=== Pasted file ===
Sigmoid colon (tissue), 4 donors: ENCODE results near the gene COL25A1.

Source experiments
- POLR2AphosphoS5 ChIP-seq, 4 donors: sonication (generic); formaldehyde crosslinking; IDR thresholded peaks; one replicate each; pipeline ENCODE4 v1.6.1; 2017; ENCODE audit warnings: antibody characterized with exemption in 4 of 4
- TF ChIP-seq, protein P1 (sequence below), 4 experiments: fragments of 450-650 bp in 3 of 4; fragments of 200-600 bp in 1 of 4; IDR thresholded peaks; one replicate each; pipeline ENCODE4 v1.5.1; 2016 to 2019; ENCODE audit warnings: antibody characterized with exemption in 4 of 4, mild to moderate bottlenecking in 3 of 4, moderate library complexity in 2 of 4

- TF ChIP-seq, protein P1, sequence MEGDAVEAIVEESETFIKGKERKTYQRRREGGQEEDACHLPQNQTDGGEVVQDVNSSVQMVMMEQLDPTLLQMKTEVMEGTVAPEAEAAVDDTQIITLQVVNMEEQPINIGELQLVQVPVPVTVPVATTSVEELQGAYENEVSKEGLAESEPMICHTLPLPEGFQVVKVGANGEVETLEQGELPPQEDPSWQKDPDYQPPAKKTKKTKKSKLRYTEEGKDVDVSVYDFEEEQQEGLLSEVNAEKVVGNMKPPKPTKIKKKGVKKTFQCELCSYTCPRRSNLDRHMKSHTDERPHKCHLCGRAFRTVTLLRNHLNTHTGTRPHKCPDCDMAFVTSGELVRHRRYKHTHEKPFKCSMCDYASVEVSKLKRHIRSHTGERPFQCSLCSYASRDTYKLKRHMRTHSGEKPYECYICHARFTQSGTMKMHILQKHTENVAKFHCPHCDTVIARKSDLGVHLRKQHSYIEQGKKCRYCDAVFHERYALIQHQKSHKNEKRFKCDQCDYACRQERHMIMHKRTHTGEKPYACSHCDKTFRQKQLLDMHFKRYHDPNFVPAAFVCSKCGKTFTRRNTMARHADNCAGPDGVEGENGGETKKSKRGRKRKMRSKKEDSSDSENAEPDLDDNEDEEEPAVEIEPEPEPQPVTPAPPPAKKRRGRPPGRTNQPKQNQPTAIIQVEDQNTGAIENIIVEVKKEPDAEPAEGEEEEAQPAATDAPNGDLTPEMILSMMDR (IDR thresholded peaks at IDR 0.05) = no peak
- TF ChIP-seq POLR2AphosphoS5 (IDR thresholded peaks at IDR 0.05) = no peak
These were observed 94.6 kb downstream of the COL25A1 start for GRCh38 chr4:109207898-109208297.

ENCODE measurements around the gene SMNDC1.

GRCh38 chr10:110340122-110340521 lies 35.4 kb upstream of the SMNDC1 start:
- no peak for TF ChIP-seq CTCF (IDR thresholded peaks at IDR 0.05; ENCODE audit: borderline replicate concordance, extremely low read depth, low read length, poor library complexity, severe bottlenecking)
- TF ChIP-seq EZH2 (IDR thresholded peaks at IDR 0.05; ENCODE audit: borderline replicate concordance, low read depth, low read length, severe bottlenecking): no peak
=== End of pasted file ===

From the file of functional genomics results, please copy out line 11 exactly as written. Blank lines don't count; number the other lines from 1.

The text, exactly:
- TF ChIP-seq EZH2 (IDR thresholded peaks at IDR 0.05; ENCODE audit: borderline replicate concordance, low read depth, low read length, severe bottlenecking): no peak